Amanda Knox says it’s “painful” to have acquittal overturned

SEATTLE (AP) — Amanda Knox says an Italian court’s verdict overturning her acquittal and ordering a new trial is “painful.”

Knox said in a statement through her spokesman, Dave Marriott, it was “painful” that Italy’s highest criminal court ruled Tuesday that the case of her former roommate’s death must be reheard.

The Seattle native and her Italian ex-boyfriend were accused in the 2007 death of 21-year-old Meredith Kercher. Kercher’s body was found in her bedroom in the house she shared with Knox and other roommates in Perugia, an Italian university town where the two women were exchange students.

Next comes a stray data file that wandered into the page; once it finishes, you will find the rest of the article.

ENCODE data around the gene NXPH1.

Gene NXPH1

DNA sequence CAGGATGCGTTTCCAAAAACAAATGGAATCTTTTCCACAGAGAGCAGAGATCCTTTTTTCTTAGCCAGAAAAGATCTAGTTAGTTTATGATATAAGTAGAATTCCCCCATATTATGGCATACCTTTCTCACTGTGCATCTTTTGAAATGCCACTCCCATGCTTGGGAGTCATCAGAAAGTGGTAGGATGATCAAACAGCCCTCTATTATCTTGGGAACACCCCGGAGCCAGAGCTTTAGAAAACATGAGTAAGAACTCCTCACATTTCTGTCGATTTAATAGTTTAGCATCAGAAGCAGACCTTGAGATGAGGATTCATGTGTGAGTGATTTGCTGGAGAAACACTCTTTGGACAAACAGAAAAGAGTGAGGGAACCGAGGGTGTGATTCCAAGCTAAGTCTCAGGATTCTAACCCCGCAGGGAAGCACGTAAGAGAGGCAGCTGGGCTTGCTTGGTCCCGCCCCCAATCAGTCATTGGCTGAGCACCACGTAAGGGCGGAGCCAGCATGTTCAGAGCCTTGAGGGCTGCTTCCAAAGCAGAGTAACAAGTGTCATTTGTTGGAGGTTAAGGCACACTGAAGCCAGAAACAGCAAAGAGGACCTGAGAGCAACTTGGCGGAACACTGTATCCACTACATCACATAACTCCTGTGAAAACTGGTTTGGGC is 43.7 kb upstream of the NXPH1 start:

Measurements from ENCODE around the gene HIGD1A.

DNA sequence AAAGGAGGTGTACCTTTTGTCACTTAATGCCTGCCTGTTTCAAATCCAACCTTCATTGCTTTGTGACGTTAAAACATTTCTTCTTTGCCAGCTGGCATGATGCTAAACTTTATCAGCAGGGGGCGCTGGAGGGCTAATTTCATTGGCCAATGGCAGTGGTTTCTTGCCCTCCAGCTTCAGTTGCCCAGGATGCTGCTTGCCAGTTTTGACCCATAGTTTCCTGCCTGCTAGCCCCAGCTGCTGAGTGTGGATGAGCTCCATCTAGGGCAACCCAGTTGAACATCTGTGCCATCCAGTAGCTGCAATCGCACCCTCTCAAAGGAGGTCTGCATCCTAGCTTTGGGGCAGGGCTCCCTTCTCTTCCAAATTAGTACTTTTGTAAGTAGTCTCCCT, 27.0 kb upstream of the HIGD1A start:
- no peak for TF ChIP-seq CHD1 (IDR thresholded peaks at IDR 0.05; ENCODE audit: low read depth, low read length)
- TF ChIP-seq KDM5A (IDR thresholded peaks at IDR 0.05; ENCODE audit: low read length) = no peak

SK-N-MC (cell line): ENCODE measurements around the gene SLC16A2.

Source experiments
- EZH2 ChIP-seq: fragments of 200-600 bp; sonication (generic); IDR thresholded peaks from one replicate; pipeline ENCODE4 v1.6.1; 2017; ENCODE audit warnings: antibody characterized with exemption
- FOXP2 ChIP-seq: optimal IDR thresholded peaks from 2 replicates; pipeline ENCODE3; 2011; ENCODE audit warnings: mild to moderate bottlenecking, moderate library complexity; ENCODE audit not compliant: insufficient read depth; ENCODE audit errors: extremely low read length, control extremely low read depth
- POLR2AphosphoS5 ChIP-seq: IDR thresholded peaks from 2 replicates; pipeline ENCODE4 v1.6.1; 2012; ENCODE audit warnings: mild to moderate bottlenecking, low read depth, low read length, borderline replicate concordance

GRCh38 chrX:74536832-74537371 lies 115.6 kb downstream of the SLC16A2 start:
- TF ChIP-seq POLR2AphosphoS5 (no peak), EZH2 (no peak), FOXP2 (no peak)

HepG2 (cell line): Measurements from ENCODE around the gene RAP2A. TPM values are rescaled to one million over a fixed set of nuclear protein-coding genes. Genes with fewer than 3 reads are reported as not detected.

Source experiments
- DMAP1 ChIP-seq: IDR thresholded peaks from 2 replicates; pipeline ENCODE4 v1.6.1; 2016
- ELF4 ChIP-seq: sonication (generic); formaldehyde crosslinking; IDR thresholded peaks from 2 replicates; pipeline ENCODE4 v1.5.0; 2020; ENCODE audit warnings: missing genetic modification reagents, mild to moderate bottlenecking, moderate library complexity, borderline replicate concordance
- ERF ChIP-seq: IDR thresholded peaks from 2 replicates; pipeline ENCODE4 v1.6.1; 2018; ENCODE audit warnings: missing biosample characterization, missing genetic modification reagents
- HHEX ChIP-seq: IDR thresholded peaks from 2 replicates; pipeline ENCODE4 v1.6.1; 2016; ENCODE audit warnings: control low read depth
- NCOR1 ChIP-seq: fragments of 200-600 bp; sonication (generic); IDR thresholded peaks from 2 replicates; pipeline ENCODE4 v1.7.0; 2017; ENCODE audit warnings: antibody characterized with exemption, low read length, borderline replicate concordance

Prosecutors alleged Kercher was the victim of a drug-fueled sex game gone awry. Knox and Raffaele Sollecito denied wrongdoing. An Ivory Coast man, Rudy Guede, was convicted of the slaying in a separate proceeding and is serving a 16-year sentence.

Knox says she and her family will “face this continuing legal battle as we always have.”

Italian law cannot compel Knox to return from the U.S. for the new trial. The appellate court hearing the case could declare her in contempt of court but that carries no additional penalties.